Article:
I slipped into the seat early—like normal—and watched the stream of trailers. Almost every trailer noted its film was based on a true story, or was “the” true story, or that it revealed the hidden true story.  Watch, have some laughs, enjoy the ending, and forget it by tomorrow. I watched three minutes of climbers trying to survive a trip down Everest, 33 miners trapped for 69 days in Chile, and the secret soldiers of Benghazi, who apparently rescued the Americans at the embassy. Being based on a true story seemingly validates the expenditure of making a movie and should […]

The Gift

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August 28, 2015 Matthew Kauffman Smith

Psychological thrillers are an odd genre for me, because once the intrigue has played out, the secrets come out, and the ending reveals surprises, the thrill is gone. I can watch good comedies repeatedly because a good laugh never gets old. I’ve seen the Fugitive half a dozen times because watching the good guy win—and watching Tommy Lee Jones’s character—never gets old. I’ve seen Hoosiers probably 20 times because, well, I’m from Indiana, and watching game-winning buzzer-beaters never gets old. The Sixth Sense? Once. Mystic River? Once. Silence of the Lambs? Once. They’re all well-made, entertaining films, but I don’t […]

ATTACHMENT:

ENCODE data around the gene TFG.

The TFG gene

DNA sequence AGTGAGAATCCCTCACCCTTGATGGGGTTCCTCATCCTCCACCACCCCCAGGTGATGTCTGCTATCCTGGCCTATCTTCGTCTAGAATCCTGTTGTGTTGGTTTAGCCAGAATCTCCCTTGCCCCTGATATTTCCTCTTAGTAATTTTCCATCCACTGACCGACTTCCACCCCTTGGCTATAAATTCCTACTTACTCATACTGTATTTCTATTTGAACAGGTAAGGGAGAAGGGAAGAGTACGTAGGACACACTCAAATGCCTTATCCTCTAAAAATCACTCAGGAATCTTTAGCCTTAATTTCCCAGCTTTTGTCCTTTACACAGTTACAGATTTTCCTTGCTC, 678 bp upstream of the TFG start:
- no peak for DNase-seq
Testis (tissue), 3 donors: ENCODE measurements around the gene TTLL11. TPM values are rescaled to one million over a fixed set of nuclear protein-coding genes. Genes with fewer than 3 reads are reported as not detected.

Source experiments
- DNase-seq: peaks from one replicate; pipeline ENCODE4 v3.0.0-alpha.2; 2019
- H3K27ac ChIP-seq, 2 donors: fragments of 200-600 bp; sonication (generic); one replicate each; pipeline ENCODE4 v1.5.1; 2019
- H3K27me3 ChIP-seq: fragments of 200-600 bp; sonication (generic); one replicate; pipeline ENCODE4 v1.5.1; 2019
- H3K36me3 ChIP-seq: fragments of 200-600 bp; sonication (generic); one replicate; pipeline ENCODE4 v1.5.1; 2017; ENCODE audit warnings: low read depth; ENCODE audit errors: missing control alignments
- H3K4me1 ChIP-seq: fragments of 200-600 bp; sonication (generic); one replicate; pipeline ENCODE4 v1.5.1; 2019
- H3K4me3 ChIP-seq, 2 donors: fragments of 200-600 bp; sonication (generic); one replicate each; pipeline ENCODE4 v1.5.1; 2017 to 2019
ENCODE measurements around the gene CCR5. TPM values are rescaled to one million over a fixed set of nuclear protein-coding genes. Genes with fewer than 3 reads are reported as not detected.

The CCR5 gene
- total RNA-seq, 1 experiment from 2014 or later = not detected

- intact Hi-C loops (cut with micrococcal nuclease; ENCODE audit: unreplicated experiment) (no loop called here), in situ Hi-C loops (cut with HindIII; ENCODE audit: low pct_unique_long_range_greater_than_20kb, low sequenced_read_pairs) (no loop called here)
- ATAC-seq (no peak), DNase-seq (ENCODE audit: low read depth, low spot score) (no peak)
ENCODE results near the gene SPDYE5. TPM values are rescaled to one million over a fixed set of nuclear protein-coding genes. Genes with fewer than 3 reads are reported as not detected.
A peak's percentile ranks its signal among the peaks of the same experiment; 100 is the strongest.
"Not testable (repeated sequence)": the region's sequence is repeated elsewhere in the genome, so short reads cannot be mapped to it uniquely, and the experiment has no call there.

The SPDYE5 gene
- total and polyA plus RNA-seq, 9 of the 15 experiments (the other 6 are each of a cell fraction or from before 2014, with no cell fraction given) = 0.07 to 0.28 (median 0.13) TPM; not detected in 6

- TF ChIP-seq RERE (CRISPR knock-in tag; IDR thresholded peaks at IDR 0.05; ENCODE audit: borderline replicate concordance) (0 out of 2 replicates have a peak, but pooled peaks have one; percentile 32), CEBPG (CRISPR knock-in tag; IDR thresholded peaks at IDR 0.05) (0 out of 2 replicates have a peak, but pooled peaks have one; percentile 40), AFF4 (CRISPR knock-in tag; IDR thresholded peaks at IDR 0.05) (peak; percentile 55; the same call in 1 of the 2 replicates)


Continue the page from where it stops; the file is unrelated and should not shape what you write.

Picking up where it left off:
Shaun the Sheep Movie

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August 21, 2015 Michelle D. Sinclair

Stop-motion animation has a long history as a medium for film. Once the primary method for movie monsters to careen across the silver screen, the technique has been kept alive by Aardman Animations—the British animation studio known for their television and movie franchise Wallace & Gromit. Just when the sheep seem to have mastered a cloak-and-dagger escape, someone “baas” and nearly gives the game away. Tradition or practicality (or both) dictates that their characters speak only in grunts and unrecognizable words, but with tone of voice, gestures, and images, they broadcast their emotions and intentions with clarity. Shaun the Sheep […]